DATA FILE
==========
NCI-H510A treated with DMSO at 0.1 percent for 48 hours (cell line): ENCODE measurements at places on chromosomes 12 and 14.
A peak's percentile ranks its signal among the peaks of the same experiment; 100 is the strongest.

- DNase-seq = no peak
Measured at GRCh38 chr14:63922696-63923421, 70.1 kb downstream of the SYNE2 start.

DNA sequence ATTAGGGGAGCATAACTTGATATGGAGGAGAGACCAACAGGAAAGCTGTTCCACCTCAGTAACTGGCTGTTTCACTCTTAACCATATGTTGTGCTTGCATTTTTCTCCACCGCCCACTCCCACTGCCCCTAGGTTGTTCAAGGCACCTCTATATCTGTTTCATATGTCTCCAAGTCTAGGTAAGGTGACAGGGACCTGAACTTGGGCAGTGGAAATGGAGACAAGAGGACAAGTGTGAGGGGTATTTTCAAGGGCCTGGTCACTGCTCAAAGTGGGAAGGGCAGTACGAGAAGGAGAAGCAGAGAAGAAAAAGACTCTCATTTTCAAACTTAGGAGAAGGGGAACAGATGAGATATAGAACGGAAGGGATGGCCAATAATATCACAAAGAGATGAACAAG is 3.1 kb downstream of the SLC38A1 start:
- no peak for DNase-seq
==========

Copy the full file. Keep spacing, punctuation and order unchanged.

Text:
NCI-H510A treated with DMSO at 0.1 percent for 48 hours (cell line): ENCODE measurements at places on chromosomes 12 and 14.
A peak's percentile ranks its signal among the peaks of the same experiment; 100 is the strongest.

- DNase-seq = no peak
Measured at GRCh38 chr14:63922696-63923421, 70.1 kb downstream of the SYNE2 start.

DNA sequence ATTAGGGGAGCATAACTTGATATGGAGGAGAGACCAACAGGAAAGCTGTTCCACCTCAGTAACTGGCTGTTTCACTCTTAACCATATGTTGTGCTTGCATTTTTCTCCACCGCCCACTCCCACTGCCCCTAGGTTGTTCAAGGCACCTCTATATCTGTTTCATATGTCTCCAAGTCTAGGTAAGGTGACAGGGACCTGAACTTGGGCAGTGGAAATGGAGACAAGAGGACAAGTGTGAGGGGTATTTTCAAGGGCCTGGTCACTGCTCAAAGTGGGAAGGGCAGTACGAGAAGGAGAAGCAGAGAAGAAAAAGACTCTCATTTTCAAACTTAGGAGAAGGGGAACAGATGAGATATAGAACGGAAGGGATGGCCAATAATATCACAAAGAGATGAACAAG is 3.1 kb downstream of the SLC38A1 start:
- no peak for DNase-seq